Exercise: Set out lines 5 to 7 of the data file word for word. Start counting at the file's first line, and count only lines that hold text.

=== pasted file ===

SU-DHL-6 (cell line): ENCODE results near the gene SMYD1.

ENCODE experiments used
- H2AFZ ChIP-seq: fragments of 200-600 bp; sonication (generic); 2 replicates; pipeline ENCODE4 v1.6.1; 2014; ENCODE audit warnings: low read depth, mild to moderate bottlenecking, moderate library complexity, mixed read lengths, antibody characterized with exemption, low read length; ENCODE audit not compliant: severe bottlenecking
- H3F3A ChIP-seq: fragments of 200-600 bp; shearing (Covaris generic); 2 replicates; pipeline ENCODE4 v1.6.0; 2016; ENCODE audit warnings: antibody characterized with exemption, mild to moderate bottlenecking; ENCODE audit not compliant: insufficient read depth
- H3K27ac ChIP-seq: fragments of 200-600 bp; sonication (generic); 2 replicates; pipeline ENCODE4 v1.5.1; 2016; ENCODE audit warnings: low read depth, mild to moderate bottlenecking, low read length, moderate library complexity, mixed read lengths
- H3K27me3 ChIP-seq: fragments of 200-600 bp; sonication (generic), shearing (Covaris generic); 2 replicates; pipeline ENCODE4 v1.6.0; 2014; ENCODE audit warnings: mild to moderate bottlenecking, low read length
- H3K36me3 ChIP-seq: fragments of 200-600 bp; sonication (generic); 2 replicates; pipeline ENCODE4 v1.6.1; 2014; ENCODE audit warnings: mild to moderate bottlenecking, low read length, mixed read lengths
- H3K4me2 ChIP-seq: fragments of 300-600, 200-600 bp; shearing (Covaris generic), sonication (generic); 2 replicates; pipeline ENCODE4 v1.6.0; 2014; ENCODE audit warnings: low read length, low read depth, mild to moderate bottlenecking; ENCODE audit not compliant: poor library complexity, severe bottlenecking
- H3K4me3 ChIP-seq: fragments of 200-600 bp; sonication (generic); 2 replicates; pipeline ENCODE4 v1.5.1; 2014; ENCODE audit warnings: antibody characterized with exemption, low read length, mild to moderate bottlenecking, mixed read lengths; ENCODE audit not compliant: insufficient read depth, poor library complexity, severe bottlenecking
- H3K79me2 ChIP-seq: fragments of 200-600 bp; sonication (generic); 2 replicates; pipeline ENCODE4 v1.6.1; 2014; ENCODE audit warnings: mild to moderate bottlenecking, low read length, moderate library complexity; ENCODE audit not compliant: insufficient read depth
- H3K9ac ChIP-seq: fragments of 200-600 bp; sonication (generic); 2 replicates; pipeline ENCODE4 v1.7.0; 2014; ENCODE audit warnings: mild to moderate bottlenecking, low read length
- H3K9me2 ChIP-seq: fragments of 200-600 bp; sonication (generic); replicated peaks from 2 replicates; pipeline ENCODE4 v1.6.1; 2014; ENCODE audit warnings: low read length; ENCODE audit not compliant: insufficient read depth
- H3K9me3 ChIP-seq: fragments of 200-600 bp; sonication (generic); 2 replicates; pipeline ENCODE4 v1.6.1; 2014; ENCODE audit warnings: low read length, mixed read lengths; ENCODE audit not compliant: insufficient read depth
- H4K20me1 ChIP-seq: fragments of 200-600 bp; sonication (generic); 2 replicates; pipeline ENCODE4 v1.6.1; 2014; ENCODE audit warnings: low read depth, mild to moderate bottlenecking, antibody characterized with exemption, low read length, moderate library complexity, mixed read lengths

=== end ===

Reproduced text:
- H3K27ac ChIP-seq: fragments of 200-600 bp; sonication (generic); 2 replicates; pipeline ENCODE4 v1.5.1; 2016; ENCODE audit warnings: low read depth, mild to moderate bottlenecking, low read length, moderate library complexity, mixed read lengths
- H3K27me3 ChIP-seq: fragments of 200-600 bp; sonication (generic), shearing (Covaris generic); 2 replicates; pipeline ENCODE4 v1.6.0; 2014; ENCODE audit warnings: mild to moderate bottlenecking, low read length
- H3K36me3 ChIP-seq: fragments of 200-600 bp; sonication (generic); 2 replicates; pipeline ENCODE4 v1.6.1; 2014; ENCODE audit warnings: mild to moderate bottlenecking, low read length, mixed read lengths